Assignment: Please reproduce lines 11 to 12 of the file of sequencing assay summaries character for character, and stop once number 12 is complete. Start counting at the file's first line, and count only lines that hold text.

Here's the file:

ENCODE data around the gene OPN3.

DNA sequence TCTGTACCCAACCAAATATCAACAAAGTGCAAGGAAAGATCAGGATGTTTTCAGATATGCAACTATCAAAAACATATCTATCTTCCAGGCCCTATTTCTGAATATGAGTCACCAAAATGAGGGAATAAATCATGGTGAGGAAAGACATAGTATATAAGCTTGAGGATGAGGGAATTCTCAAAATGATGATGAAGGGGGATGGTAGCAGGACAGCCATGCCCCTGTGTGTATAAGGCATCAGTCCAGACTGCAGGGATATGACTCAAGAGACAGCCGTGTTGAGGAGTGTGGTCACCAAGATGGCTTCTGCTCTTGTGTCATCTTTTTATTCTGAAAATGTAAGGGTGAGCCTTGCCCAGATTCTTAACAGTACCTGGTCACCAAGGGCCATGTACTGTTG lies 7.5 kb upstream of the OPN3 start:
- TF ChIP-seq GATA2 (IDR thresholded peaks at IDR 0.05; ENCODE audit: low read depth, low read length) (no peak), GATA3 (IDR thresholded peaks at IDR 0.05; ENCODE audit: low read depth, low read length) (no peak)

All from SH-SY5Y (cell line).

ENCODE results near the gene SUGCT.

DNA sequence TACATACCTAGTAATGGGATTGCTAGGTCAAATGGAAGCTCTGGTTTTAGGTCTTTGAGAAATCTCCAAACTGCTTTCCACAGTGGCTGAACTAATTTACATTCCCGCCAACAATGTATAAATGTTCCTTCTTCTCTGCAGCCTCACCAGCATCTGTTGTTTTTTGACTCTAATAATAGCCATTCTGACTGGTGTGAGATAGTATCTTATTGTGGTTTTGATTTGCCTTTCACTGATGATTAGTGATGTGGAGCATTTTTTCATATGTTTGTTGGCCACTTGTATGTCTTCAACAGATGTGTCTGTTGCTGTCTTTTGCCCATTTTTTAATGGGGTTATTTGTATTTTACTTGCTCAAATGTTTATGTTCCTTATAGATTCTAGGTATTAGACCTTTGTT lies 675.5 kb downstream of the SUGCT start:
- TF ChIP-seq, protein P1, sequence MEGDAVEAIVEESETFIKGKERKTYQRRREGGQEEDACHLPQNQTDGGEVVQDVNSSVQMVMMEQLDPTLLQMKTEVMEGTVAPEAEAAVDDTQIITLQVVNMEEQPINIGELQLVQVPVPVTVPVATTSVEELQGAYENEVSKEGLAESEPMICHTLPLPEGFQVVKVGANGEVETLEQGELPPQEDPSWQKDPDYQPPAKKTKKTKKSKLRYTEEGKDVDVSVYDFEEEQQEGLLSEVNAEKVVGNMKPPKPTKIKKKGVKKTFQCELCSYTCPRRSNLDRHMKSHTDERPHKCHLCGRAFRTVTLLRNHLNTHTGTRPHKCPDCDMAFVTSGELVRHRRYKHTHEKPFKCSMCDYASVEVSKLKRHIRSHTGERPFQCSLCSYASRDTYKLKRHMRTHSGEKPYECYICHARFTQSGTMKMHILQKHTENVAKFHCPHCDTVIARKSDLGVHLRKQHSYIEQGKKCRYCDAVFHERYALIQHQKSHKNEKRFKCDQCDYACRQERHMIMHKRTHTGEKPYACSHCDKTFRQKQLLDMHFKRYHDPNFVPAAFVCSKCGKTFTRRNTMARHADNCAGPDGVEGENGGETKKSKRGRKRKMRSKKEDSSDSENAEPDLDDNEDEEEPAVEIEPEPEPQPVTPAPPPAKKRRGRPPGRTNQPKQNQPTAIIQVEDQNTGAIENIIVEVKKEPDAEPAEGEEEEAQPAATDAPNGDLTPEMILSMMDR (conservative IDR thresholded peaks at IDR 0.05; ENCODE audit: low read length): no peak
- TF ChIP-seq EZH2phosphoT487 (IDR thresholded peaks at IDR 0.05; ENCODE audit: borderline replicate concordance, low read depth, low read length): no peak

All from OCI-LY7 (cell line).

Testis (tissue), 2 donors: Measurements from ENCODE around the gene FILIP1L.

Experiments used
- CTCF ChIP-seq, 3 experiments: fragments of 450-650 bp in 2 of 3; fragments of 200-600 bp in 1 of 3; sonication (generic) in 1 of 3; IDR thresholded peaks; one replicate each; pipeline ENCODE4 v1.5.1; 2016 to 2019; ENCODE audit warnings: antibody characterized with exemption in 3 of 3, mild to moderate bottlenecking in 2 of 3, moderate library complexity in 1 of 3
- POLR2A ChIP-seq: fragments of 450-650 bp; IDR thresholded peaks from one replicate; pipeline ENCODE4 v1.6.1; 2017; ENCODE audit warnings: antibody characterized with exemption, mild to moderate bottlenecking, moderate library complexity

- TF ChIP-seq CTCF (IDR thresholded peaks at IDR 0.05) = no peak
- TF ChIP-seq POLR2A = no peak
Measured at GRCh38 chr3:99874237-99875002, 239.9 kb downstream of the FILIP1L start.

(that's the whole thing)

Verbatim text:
Experiments used
- CTCF ChIP-seq, 3 experiments: fragments of 450-650 bp in 2 of 3; fragments of 200-600 bp in 1 of 3; sonication (generic) in 1 of 3; IDR thresholded peaks; one replicate each; pipeline ENCODE4 v1.5.1; 2016 to 2019; ENCODE audit warnings: antibody characterized with exemption in 3 of 3, mild to moderate bottlenecking in 2 of 3, moderate library complexity in 1 of 3